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Vol. LXIV, No. 50
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Wednesday, December 15, 2010
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As State Considers Lane Closures, Mayors Worry About Increased Traffic

Dilshanie Perera

A recent meeting of the Circulation Committee of the Princeton Regional Planning Board dealt in part with turning lane closures along Route One that have been proposed by the state.

Borough and Township Mayors Mildred Trotman and Bernie Miller reported on the mayors’ meeting with the State’s Department of Transportation Commissioner, which took place with representatives from Princeton University and the University Medical Center of Princeton, and other area mayors also in attendance.

While construction on widening the roadway at the intersection of Harrison Street and Route One is ongoing, the state is considering dedicating one lane at the intersection to right turns and going straight across the intersection to Sarnoff Laboratories, with the other a lane reserved solely to left turns, Mr. Miller said.

“We said that it was absolutely necessary to get that work completed before the hospital opens,” Mr. Miller added, relaying that the Commissioner had said that roadwork would resume in the spring.

The major source of concern for the mayors was the state’s proposal to prohibit left hand turns from Route One onto Washington Road and Harrison Street. The Department of Transportation’s (DOT) rationale is that the measure would improve traffic flow along Route One.

Mr. Miller noted that the mayors asked the DOT to make the data they have available to all parties who would be affected by the change, whereas the DOT staff wanted to test the scenario on a trial basis. He cited a “strong difference of opinion between DOT staff and the mayors.”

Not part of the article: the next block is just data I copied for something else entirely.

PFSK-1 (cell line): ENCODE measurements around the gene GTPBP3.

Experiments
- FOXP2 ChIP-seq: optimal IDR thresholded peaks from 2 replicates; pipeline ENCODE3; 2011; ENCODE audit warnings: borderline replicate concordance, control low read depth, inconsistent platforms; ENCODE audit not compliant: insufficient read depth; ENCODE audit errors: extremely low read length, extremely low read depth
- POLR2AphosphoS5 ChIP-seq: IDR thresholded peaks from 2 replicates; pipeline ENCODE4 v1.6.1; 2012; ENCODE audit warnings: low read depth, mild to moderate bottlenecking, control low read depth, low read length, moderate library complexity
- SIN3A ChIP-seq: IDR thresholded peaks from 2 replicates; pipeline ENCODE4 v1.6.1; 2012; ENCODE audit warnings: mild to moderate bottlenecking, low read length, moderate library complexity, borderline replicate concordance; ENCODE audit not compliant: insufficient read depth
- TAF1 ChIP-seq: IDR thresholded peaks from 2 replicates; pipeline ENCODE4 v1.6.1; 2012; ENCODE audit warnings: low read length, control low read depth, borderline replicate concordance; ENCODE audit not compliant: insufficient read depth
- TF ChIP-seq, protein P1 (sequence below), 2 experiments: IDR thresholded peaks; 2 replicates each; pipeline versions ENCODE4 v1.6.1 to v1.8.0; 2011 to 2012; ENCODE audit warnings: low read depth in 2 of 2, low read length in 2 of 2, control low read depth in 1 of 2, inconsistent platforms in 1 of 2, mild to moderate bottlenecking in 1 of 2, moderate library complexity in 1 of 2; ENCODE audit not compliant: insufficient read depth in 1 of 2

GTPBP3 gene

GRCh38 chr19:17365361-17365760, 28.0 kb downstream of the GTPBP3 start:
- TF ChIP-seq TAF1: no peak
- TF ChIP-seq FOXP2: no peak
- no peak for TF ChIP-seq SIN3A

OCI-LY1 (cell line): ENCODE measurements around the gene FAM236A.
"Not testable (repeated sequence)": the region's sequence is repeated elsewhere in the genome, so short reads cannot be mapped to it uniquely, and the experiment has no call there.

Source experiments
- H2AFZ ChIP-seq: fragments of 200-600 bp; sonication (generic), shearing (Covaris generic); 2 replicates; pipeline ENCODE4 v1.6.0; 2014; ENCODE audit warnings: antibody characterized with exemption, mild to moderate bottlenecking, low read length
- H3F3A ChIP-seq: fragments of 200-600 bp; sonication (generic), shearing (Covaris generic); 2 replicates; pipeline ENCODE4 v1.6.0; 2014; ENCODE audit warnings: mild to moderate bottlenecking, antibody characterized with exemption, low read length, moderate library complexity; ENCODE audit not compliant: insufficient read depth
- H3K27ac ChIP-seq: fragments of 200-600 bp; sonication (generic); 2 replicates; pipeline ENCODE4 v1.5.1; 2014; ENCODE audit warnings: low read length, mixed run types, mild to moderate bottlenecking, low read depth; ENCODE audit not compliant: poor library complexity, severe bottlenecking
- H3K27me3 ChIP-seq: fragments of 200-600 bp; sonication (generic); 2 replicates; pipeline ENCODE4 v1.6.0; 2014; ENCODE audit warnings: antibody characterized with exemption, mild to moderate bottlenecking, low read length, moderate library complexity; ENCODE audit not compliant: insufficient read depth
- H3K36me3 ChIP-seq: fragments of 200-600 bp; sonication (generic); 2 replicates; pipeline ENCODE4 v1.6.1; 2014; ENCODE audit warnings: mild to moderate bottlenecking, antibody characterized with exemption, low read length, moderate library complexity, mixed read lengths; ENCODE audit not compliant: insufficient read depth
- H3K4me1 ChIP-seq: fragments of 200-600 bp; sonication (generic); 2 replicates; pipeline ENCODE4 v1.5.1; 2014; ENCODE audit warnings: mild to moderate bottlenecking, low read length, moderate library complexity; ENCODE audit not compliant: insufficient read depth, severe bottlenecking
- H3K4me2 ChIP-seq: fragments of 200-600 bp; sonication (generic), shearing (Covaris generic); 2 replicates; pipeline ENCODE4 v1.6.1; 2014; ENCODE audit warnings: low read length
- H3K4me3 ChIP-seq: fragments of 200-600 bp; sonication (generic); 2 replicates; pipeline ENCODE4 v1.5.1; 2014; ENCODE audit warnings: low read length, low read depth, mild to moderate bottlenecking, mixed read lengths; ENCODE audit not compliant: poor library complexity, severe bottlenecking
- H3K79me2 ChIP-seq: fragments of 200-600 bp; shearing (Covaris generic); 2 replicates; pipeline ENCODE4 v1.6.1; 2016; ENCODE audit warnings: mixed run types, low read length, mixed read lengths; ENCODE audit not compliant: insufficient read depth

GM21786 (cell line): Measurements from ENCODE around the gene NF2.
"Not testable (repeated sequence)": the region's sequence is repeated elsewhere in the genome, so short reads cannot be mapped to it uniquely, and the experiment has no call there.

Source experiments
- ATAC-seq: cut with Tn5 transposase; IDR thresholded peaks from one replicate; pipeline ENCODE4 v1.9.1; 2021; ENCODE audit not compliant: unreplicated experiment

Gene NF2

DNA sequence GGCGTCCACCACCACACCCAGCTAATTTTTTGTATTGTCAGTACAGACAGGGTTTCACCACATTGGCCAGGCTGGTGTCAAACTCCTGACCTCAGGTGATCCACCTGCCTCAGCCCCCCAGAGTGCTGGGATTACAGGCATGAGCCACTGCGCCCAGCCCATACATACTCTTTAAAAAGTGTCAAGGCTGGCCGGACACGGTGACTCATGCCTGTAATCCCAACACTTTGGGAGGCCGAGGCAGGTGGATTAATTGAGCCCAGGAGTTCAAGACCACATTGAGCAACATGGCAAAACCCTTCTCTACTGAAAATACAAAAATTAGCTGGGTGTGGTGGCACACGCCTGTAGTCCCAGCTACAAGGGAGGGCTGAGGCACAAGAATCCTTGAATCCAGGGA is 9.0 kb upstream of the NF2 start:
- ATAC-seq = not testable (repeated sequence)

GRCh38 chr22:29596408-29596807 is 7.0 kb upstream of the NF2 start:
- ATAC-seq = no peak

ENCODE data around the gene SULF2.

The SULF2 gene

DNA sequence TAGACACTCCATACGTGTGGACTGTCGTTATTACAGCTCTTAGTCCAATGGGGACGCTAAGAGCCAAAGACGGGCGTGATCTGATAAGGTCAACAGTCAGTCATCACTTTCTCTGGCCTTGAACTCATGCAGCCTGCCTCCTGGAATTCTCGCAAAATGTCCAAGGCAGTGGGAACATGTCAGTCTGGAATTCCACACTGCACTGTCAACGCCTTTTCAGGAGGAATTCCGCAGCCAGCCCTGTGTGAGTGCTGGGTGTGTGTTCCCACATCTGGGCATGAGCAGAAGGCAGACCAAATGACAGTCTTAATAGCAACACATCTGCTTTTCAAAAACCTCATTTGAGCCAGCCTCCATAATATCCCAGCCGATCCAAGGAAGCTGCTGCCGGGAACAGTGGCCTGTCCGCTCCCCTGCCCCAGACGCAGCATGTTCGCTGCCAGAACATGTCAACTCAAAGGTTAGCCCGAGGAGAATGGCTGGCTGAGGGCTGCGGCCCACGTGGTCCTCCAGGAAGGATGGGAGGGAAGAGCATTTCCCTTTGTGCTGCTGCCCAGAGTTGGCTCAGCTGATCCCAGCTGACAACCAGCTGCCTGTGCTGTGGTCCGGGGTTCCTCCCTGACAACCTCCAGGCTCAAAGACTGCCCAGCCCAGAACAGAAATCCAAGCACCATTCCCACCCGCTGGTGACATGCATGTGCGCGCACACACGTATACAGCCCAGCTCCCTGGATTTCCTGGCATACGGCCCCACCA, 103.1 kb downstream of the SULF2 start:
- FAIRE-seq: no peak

The mayors suggested that the state proceed with the Route One Bus Rapid Transit (BRT) system to improve rush hour congestion. The Princeton Regional Planning Board passed a resolution last week advocating for the creation of such a system.

Ms. Trotman noted that the Commissioner expressed his approval of Princeton University’s Arts and Transit Neighborhood as it has been proposed.

Mr. Miller suggested that the left hand turn closures “would end up with unintended consequences,” namely, increased congestion in the municipalities immediately along that corridor. He expressed concern with “what is essentially a one-lane bridge on Alexander Road,” which was supposed to be a temporary bridge, but that has been around for 25 years. He also suggested that backups and bottlenecks would increase with the closure of other entrances into town.

“The county is going to be involved in future meetings,” Ms. Trotman noted.

Princeton University Vice President and Secretary Bob Durkee pointed out an “interesting argument” on the part of the state, namely that “they do not trust their own data,” so they must see what people really do and the traffic choices they make when presented with the left turn prohibitions. Nonetheless, “All kinds of things need to happen before they even imagine testing,” he said.

During the meeting resident Sheldon Sturges suggested reversing the one way road along Eden Way as a means of alleviating the traffic on Harrison Street. Princeton University now owns the Eden property, and such a proposal may be up for consideration.

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